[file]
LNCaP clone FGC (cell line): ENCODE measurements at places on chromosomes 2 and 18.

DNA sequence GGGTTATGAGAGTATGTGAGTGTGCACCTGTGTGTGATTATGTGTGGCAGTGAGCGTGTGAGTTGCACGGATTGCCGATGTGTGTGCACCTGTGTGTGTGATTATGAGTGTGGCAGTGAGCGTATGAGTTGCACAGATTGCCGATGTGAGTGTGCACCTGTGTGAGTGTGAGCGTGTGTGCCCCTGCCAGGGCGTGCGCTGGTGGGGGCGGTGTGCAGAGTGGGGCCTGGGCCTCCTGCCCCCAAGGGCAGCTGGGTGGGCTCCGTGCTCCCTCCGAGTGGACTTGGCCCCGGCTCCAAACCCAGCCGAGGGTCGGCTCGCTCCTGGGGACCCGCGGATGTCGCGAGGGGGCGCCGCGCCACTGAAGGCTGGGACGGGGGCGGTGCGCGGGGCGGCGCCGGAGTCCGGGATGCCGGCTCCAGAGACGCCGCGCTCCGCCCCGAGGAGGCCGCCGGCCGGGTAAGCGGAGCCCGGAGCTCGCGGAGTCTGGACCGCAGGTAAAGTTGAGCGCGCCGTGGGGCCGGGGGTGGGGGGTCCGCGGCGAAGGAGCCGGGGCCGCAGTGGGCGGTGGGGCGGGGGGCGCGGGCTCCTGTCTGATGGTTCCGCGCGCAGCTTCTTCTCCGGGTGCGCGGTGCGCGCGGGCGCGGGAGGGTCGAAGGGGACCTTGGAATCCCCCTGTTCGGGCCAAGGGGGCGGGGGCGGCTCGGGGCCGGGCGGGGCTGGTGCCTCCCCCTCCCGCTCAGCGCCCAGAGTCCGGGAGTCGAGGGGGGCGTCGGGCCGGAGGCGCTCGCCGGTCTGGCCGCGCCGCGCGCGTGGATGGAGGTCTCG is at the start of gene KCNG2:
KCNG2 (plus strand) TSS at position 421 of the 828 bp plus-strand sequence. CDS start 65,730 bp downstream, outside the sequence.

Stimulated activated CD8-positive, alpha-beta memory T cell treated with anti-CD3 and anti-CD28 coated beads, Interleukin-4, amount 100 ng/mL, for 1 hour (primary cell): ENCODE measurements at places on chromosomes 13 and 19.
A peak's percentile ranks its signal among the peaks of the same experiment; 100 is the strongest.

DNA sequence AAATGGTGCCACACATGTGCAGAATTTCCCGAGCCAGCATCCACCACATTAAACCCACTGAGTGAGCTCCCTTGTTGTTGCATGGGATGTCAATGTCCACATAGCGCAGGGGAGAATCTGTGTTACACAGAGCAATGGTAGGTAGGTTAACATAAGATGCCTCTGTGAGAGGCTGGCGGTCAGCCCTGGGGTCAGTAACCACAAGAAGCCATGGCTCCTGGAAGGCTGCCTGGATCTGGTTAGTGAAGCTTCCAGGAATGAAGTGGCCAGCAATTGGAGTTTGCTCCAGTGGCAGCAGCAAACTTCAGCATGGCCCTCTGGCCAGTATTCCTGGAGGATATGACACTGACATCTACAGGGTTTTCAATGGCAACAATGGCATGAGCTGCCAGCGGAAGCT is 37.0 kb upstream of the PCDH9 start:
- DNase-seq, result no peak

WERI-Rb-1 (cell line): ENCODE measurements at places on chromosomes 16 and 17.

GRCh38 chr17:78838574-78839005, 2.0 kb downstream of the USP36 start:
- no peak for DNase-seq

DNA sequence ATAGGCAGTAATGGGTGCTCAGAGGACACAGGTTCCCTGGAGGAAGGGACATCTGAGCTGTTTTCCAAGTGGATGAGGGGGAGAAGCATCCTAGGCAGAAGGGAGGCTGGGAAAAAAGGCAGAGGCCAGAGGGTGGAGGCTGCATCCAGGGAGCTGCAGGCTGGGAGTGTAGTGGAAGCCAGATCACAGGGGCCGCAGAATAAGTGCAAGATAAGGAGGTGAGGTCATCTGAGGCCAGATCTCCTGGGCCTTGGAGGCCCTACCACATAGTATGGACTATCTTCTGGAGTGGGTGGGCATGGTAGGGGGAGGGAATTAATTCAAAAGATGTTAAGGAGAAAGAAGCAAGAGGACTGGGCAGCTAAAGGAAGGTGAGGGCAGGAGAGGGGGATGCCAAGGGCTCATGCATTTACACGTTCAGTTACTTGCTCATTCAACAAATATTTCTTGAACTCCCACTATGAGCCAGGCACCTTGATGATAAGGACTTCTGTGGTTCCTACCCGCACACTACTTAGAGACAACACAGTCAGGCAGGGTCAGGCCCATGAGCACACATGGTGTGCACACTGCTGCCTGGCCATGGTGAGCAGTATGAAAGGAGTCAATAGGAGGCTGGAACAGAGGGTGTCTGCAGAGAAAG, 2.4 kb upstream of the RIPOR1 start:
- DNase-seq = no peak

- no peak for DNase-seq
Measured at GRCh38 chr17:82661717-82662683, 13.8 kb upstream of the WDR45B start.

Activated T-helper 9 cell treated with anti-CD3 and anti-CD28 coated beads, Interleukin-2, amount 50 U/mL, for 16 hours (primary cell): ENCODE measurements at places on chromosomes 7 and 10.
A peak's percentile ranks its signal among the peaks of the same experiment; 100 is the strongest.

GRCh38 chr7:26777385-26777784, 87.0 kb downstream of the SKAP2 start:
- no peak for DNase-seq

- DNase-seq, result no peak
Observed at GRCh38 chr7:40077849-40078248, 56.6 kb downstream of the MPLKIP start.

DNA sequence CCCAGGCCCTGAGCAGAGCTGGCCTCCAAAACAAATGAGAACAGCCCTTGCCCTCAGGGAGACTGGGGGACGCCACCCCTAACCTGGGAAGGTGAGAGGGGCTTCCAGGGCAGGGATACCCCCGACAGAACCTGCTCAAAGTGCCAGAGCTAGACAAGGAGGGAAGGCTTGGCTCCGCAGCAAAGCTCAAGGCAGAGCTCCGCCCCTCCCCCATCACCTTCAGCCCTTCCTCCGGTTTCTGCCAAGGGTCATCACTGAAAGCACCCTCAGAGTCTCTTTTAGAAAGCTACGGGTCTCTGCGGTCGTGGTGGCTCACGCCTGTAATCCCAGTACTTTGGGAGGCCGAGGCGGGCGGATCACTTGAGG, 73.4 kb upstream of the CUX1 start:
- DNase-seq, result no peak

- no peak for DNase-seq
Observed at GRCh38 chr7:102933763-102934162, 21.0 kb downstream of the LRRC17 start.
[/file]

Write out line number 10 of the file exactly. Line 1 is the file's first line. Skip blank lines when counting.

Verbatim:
- no peak for DNase-seq